Hanging With Gibbons, or How I Spent My 2019 Winter Break

I hate the holidays. I suppose I always have. It is not a joyful time of year for me. Add the fact that my birthday is four days before Christmas and the feeling is exponentially intensified. Mostly, I could never celebrate my birthday on my birthday – or anytime near – due to holiday events and festivities. When I was younger and exchanged gifts with friends, inevitably a few friends would combine my birthday and Christmas gift and then exchange gifts with other friends, thereby diluting my birthday even further.

A few years ago, I decided to cancel my celebration of the holidays. I started volunteering at an animal sanctuary over the holidays and I have never been happier. The first few years, I volunteered at Save the Chimps (STC), a fabulous chimpanzee sanctuary located in Fort Pierce, Florida. Another year, I stayed home and volunteered at Our Companions Animal Rescue, a local dog and cat sanctuary to whose news magazine I submit articles. That was also great, but I still had to endure winter and a lot of downtime.

While I love the chimps at STC and the rescues at Our Companions, this year I wanted to volunteer a place that was warmer than home and within driving distance. Plane travel over the holidays is rarely enjoyable. I looked to my Facebook feed and found the International Primate Protection League (IPPL), a gibbon sanctuary located in Summerville, South Carolina, right outside of Charleston. I contacted the sanctuary and they said they would be happy to have me there for the holidays.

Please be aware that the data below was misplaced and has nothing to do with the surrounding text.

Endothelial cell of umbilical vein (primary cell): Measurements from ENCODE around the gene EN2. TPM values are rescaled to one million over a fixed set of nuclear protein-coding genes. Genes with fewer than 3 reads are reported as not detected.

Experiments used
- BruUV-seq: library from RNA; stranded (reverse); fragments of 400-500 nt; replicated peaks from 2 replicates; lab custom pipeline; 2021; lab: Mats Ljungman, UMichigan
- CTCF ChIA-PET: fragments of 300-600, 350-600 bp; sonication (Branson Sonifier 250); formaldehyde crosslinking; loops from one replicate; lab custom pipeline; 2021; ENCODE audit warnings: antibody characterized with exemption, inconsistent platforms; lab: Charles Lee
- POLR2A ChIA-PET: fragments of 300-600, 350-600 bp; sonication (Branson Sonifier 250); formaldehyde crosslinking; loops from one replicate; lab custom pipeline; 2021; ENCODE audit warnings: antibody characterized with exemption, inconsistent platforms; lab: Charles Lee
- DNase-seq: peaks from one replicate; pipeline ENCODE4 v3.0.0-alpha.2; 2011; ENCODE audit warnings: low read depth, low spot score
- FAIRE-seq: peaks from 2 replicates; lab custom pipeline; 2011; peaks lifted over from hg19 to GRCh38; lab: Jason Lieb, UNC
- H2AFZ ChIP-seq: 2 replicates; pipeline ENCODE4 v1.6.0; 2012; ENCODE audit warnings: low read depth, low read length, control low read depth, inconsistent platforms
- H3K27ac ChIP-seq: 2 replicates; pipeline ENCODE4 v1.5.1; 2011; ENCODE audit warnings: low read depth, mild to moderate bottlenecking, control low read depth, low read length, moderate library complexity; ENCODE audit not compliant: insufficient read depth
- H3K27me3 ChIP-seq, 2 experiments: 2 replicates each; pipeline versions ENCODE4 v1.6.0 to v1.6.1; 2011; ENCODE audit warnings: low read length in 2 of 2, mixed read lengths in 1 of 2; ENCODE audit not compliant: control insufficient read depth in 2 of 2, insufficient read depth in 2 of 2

“Volunteers do not necessarily have the time; they just have the heart.”
~Elizabeth Andrew

I arrived in South Carolina on December 22 and started volunteering on December 23. I was enchanted from the very first time I heard the gibbons singing to each other.

Click the link below to listen to the gibbons’ song:

https://soundcloud.com/stations/track/tammy-wunsch-794483567/primate-ln

 

That first day, Shala, the Sanctuary Director, took me on a tour to meet the gibbons, and I was enthralled. Each subsequent day, I fell a little more in love with the amazing gibbons who call IPPL their home.

 

Hello there!

The Facts About Gibbons

Gibbons live in tropical and subtropical rainforests in India, Bangladesh, China, and Indonesia. They have long arms and strong legs and are arboreal – meaning they live in the tree canopy. Following are some more fun facts about gibbons:

  • Gibbons are territorial, monogamous and generally live in bonded pairs.
  • They are part of the ape family but classified as lesser apes because they are physically smaller than the great apes.
  • Gibbons mostly move through the trees by brachiation – swinging through the trees by their long arms. They can move at speeds up to 34 miles per hour.
Val brachiating through his enclosure – look at him go!
  • If they do “walk”, they are bi-pedal.
  • Gibbons are not able to swim which keeps them isolated on some islands.
  • Females are the head of the family group and gestate for approximately seven months and usually only have one offspring at a time.
  • Gibbons usually stand about three feet tall and weigh between 10-20 pounds.
  • They are mostly covered in light-colored, ashy or tan hair to very dark brown or black hair. Some have a band of white hair surrounding their face.
  • Gibbons do not make sleeping nests like other apes and generally sleep upright.
  • They are omnivores but prefer mainly fresh fruit.
  • Gibbons modulate their vocalizations, making it sound like they’re singing. The singing is used to communicate and protect their territory. Different gibbon species make different vocalizations.
  • There are 20 species of gibbons. Unfortunately, all are threatened by extinction due to palm oil production, logging, and the illegal pet trade.

“You make a living by what you get. You make a life by what you give.”